March rolled around, and came across this sketch. I shrugged, since I couldn’t find the Prismacolor. Figured maybe it was best left alone and considered it finished. By then I was going through my old esoteric books and looking at retro Sci-Fi fantasy art online.

Yesterday I was looking for my King Crimson CD. The classic one “In The Court of The Crimson King.” Of course, I then couldn’t find my CD, ’cause I’m so organized. Guess what? Didn’t find the CD, but instead found – you guessed it – my Prismacolor colored pencils. It was tucked away near my CD collection.

So next time I’m looking for something else completely different, that’s when I’ll be able to located the missing CD.

Elements 2015. Colored pencil sketch drawn by Michele Witchipoo, completed March 2016. Also on DeviantArt:

The sketch has also been posted to my DeviantArt page. Eventually it’ll also be posted to my Tumblr account.

MoCCA Fest 2016

On the weekend of April 2nd and 3rd, I will be sharing a table with three other artists at MoCCA Fest 2016

Art for MoCCA Fest 2016. Artist: Noelle Stevenson.

You can find me at table F 219. Here’s the links for everyone at the table:

Michele Witchipoo (WitchesBrewPress):

E.J. Barnes (Drowned Town Press):

Jonathan Todd:

Paul Curtis:

Books, comics, prints, and greeting cards will be for sale at this event. So drop on by.

Psycho Bunny Hates St. Patty’s

Yeah, like I want to celebrate a day where supposedly Pagans were driven out, and then get obnoxiously drunk. This Irish man had the right idea:

Anyway, without further ado, here’s Psycho Bunny. He hates St. Patty’s, ’cause it interrupts his regularly scheduled boozing. He doesn’t have time to deal with amateurs.

Psycho Bunny hating on Saint Patrick’s Day. Based on the comic by Michele Witchipoo. March 2016.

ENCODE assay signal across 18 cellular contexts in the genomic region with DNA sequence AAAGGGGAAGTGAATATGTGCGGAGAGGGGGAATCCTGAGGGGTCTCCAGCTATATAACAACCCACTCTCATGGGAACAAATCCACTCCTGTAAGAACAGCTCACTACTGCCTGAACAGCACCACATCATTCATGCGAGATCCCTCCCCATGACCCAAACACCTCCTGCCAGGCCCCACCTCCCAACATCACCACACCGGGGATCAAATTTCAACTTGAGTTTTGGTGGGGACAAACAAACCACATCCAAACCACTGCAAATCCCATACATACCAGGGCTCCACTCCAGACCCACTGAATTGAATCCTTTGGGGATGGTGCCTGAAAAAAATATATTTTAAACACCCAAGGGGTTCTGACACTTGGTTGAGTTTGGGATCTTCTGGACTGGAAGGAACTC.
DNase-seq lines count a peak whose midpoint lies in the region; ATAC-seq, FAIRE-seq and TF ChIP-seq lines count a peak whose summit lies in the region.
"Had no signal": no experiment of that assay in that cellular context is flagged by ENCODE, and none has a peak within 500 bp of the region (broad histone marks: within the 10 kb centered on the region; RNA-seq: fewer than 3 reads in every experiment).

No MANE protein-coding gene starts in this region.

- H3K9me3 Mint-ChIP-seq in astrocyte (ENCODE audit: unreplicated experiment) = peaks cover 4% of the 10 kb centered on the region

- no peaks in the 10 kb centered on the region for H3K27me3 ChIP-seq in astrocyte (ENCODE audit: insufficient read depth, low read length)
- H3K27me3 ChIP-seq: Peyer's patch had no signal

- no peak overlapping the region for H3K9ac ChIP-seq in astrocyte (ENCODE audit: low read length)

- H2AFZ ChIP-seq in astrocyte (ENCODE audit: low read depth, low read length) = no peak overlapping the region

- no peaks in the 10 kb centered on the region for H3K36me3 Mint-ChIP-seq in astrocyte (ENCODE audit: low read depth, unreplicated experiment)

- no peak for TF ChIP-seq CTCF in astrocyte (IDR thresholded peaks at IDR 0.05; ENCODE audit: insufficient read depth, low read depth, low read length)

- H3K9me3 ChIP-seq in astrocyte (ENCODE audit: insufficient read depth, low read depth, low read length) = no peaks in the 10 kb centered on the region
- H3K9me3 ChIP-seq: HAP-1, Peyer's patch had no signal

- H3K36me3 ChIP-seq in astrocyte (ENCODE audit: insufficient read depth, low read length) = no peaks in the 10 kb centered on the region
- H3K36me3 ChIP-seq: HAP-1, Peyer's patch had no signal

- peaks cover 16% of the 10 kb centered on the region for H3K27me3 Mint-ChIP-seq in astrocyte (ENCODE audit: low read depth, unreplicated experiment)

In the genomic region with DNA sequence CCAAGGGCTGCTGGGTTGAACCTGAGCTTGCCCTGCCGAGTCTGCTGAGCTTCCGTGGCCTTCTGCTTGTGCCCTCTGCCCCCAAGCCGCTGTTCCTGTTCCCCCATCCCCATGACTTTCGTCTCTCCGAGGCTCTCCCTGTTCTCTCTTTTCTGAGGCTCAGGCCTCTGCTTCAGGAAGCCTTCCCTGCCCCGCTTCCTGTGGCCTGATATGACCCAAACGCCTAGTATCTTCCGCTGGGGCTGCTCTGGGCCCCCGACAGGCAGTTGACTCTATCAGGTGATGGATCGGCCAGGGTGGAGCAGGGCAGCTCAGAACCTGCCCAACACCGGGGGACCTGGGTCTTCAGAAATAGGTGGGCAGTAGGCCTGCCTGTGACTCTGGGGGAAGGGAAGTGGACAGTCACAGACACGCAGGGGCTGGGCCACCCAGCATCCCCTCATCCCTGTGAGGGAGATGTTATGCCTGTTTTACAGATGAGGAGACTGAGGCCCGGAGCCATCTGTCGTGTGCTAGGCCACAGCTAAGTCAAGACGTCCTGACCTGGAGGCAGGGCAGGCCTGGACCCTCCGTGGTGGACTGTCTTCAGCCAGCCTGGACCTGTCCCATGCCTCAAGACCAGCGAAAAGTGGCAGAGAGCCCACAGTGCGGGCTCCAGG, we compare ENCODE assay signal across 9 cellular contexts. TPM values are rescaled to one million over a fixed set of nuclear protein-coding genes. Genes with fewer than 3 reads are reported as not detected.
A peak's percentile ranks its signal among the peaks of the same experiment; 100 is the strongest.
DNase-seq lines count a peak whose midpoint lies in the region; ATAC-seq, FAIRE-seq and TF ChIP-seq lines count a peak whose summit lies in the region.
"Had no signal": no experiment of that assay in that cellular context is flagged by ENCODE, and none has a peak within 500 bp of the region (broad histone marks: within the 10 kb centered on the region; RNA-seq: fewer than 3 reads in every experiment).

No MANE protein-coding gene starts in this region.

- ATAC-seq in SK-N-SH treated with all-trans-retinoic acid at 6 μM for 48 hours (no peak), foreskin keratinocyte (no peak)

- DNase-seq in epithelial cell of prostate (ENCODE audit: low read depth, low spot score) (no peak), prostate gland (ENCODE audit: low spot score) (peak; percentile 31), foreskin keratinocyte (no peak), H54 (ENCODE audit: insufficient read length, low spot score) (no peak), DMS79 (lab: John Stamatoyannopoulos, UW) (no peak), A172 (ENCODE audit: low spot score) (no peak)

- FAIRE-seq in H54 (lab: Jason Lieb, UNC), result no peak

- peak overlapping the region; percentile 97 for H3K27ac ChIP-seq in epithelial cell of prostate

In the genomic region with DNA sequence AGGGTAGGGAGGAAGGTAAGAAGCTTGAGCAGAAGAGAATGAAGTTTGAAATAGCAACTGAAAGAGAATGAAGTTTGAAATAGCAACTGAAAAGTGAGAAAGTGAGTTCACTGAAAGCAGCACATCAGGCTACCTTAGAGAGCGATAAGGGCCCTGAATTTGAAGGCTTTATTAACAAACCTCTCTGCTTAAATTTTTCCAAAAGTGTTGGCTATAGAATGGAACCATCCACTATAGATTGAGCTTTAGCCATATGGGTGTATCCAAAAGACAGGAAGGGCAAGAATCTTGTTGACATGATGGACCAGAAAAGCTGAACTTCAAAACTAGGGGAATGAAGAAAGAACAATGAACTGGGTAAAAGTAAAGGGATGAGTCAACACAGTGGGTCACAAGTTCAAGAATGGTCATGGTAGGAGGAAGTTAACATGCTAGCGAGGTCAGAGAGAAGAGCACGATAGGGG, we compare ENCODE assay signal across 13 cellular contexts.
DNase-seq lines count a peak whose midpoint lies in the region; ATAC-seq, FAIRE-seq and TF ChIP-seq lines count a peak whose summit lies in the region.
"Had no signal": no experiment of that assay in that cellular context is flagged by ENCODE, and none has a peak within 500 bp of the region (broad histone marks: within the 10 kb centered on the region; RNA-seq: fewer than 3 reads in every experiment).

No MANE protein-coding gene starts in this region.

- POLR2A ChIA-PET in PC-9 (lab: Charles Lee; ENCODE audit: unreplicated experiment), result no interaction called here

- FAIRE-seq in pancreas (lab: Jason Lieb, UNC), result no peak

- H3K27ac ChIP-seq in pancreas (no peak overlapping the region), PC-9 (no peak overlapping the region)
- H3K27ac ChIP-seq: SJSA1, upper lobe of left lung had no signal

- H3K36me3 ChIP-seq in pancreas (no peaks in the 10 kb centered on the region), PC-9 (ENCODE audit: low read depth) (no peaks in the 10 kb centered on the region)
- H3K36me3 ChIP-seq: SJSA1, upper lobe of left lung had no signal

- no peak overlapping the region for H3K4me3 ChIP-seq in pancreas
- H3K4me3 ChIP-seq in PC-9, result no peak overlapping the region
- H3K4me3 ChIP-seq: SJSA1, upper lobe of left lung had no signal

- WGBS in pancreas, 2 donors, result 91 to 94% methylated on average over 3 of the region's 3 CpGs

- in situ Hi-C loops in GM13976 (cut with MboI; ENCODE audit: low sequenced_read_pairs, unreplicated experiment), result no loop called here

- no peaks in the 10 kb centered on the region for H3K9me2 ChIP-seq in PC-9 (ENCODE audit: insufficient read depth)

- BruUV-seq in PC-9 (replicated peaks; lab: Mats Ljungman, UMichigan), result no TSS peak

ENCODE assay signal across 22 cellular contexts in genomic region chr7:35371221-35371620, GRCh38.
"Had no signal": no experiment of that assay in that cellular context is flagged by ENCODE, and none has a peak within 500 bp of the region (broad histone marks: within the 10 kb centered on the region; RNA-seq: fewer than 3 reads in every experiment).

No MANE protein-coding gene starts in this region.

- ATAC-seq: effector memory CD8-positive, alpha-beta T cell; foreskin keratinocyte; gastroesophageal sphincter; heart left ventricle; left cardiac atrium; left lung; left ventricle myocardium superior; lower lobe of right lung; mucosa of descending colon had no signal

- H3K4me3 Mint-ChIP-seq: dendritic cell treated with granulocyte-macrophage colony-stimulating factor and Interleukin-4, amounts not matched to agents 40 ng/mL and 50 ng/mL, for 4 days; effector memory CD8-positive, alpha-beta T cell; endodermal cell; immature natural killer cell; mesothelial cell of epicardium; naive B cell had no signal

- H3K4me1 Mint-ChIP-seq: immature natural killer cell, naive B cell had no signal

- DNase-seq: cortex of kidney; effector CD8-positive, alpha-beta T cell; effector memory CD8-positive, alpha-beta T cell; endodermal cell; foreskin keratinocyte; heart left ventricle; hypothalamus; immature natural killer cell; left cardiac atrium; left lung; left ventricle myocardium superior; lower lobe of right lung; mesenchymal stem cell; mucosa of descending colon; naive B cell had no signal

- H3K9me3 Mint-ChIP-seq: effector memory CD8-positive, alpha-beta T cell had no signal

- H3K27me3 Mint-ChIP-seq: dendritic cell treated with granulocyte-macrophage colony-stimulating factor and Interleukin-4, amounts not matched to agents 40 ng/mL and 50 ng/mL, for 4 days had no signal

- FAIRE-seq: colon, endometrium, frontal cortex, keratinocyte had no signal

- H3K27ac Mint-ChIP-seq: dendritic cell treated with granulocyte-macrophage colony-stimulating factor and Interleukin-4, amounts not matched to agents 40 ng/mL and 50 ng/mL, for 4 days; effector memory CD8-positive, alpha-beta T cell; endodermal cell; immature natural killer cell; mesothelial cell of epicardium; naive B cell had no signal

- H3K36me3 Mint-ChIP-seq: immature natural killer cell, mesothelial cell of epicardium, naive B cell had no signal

And remember folks. You can always order your own copy of Psycho Bunny through this website:

Pretty Pictures

Just when living in the re-branded NYC was getting me down, I had an opportunity to attend two prestigious art fairs: VOLTA NY , and The Armory Show. This past weekend had a whole slew of fine art festivals, but only so little time to explore. I was given a VIP on Sunday, which left me exactly four hours to check out everything.

VOLTA NY focused more on fine Modern and Post-Modern art.

It’s always amusing to see subcultures you grew up with, now considered to be ‘fine art.’ As with the case with artist Paul Brainard.

Continuing with VOLTA, I stumbled across artist Skylar Fein‘s work. The over-sized installations put the spotlight on items past.

Realizing I hadn’t seen The Armory Show yet, I went next door. First sight was Joan Miro‘s work.

Artist Joan Miro’s section.

This was one of my top favorites. From artist Charmion Von Wiegand.


Before my cellphone battery died, I managed to take a snap of this Andy Warhol piece.


Downstairs was another section, featuring more contemporary art. Unfortunately, my cellphone battery died at this point. These photographs should give you a general idea. Hopefully I’ll be able to attend these two events again, in addition to more next year.

Right before The Armory Show closed. Artist Joan Miro. Photo by Michele Witchipoo, March 2016.
All photographs by Michele Witchipoo, 2016.